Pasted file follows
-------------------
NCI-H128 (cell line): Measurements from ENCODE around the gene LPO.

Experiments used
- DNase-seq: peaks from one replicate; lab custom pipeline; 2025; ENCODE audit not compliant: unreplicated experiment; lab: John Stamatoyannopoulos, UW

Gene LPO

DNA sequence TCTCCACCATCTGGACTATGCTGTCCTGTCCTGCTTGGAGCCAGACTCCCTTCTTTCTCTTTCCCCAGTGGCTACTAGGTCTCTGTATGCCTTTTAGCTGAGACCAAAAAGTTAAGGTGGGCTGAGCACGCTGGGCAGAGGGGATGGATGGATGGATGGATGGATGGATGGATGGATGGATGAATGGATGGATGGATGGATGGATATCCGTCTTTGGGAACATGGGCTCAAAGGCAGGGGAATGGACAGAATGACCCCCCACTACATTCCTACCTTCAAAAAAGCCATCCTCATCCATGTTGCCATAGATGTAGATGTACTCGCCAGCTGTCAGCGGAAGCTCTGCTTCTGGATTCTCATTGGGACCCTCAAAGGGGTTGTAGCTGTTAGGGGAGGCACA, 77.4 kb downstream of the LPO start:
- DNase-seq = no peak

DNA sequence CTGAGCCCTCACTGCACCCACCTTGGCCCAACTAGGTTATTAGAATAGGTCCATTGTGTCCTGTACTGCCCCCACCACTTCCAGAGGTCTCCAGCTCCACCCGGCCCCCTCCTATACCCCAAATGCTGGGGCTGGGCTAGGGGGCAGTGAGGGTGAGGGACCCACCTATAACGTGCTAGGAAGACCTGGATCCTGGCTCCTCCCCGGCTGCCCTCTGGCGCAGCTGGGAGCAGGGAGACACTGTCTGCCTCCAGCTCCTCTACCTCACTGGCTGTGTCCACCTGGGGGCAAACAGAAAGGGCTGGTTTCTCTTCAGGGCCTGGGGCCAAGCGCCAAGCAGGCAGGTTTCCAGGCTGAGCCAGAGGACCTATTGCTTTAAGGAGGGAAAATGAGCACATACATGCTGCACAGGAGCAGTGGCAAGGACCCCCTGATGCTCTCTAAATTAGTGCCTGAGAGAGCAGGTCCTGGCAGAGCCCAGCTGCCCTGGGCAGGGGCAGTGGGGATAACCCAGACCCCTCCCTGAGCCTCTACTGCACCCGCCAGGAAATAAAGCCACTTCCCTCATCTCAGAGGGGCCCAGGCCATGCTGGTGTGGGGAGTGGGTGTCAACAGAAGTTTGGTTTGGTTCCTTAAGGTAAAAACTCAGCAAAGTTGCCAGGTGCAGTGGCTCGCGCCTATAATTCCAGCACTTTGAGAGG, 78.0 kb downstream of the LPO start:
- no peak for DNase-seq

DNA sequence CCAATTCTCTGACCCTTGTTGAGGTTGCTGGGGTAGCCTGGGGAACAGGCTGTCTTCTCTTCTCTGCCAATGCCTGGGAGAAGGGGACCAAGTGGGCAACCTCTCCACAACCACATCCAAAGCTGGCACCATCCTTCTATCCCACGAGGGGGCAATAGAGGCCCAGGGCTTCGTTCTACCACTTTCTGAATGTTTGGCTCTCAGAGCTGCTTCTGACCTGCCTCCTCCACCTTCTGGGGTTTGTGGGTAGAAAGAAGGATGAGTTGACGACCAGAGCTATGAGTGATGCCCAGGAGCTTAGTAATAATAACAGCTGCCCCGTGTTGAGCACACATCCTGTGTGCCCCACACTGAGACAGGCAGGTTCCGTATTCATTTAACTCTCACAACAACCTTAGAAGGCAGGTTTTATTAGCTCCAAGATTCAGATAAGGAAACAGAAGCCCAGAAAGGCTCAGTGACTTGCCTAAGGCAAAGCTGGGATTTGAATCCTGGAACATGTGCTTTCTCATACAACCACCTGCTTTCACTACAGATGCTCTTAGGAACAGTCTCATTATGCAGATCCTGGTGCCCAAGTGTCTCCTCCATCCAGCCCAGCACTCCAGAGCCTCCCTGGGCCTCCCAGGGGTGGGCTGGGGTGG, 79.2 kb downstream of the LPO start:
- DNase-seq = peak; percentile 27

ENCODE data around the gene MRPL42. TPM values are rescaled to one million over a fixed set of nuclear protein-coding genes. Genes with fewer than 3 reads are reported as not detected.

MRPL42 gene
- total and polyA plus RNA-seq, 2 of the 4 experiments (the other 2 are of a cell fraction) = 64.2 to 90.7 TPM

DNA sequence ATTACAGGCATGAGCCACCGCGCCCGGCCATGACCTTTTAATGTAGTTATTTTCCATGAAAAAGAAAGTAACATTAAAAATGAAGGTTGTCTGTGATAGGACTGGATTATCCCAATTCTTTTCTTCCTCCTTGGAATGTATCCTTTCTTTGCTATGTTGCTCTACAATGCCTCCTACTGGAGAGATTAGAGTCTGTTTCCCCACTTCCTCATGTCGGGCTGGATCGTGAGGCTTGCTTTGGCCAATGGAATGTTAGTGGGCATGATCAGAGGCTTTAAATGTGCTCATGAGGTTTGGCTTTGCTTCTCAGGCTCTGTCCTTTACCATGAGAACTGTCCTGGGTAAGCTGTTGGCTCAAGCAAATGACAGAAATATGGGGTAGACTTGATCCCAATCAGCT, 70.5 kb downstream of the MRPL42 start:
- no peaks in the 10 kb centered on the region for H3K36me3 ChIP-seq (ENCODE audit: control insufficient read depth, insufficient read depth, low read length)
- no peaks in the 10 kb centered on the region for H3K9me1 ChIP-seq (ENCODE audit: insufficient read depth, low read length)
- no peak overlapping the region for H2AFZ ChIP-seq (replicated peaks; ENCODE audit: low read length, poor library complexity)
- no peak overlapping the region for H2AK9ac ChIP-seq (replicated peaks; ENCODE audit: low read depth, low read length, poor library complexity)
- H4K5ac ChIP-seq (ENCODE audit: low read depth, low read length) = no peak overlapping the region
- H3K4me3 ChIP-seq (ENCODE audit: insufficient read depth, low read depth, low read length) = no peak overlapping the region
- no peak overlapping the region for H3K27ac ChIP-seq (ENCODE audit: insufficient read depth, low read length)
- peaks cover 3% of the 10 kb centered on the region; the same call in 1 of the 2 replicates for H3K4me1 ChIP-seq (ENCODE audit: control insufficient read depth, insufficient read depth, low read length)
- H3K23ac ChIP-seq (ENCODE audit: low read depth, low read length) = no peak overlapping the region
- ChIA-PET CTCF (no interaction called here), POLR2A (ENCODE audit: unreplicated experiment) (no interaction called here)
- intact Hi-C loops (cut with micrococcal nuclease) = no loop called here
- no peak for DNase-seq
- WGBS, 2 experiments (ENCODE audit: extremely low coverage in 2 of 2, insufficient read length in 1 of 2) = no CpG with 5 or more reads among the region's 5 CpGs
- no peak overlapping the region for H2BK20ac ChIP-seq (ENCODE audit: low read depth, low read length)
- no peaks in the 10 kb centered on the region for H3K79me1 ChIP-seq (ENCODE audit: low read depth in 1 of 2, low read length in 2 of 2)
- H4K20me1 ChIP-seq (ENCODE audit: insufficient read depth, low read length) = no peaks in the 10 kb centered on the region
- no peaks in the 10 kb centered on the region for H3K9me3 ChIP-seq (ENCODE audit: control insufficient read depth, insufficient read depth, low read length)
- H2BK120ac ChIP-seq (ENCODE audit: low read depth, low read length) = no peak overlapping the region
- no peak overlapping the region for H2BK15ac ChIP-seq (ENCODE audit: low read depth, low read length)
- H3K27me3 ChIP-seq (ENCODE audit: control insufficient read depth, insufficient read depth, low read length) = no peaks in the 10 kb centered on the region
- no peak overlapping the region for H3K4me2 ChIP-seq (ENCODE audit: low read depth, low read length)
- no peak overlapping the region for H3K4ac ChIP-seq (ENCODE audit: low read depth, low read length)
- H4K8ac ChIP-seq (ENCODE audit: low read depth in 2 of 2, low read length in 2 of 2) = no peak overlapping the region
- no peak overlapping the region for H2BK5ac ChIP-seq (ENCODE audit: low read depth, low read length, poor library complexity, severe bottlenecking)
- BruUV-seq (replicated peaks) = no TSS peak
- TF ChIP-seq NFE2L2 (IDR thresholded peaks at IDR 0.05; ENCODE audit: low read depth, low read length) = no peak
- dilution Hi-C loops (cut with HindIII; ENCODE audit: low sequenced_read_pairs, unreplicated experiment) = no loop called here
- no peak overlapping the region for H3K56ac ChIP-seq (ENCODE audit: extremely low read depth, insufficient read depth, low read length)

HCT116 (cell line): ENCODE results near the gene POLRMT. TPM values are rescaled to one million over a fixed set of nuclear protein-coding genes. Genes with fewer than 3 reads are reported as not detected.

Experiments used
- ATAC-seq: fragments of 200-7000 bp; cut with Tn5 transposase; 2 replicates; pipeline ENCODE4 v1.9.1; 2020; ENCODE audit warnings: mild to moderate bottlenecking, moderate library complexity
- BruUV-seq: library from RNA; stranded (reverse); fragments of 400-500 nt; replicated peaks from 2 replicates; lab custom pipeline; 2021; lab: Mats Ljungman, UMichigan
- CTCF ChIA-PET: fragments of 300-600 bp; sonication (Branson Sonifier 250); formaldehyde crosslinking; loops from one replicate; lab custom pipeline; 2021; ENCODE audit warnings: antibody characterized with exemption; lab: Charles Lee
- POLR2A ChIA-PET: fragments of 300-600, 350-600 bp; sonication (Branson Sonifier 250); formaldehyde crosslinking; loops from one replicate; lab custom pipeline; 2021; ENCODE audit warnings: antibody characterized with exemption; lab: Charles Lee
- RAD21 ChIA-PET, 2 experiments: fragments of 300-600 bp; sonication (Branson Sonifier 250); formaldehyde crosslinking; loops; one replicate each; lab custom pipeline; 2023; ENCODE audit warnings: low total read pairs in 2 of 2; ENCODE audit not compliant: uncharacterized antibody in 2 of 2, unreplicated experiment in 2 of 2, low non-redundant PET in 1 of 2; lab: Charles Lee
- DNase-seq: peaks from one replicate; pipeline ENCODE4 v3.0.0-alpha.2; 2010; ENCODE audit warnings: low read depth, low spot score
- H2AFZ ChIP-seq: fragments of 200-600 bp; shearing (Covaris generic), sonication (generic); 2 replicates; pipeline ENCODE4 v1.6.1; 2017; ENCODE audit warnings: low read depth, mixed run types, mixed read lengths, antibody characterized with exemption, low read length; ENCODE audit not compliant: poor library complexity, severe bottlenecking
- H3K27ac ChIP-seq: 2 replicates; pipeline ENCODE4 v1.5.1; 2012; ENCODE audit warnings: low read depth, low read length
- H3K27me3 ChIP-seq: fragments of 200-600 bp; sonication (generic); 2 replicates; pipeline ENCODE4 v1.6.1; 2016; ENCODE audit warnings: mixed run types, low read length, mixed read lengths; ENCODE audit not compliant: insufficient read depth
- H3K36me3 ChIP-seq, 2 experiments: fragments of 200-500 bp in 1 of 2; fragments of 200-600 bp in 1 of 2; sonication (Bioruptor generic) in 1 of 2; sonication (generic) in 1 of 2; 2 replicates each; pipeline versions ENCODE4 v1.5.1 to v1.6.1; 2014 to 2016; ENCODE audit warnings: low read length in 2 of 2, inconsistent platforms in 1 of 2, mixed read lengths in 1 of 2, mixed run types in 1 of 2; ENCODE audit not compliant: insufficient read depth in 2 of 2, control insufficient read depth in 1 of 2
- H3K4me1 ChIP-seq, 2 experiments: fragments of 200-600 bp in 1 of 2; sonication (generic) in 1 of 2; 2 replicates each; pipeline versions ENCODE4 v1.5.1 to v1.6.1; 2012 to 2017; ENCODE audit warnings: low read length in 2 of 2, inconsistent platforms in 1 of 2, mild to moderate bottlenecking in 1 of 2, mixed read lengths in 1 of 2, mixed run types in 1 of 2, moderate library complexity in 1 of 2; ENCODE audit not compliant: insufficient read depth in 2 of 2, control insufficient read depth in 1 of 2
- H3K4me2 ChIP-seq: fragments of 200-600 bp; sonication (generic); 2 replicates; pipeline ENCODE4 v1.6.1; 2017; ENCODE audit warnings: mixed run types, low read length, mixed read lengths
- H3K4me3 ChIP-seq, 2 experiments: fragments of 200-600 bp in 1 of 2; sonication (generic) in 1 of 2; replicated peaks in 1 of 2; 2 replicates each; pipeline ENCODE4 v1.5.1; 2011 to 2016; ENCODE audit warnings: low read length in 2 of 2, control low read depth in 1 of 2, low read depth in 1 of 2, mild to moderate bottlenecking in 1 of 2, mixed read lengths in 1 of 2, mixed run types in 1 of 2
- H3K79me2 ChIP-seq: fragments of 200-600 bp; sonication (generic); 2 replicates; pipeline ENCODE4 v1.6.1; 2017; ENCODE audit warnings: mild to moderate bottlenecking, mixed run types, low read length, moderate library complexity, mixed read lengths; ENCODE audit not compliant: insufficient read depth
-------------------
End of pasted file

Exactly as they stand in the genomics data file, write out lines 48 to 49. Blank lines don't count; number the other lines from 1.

- POLR2A ChIA-PET: fragments of 300-600, 350-600 bp; sonication (Branson Sonifier 250); formaldehyde crosslinking; loops from one replicate; lab custom pipeline; 2021; ENCODE audit warnings: antibody characterized with exemption; lab: Charles Lee
- RAD21 ChIA-PET, 2 experiments: fragments of 300-600 bp; sonication (Branson Sonifier 250); formaldehyde crosslinking; loops; one replicate each; lab custom pipeline; 2023; ENCODE audit warnings: low total read pairs in 2 of 2; ENCODE audit not compliant: uncharacterized antibody in 2 of 2, unreplicated experiment in 2 of 2, low non-redundant PET in 1 of 2; lab: Charles Lee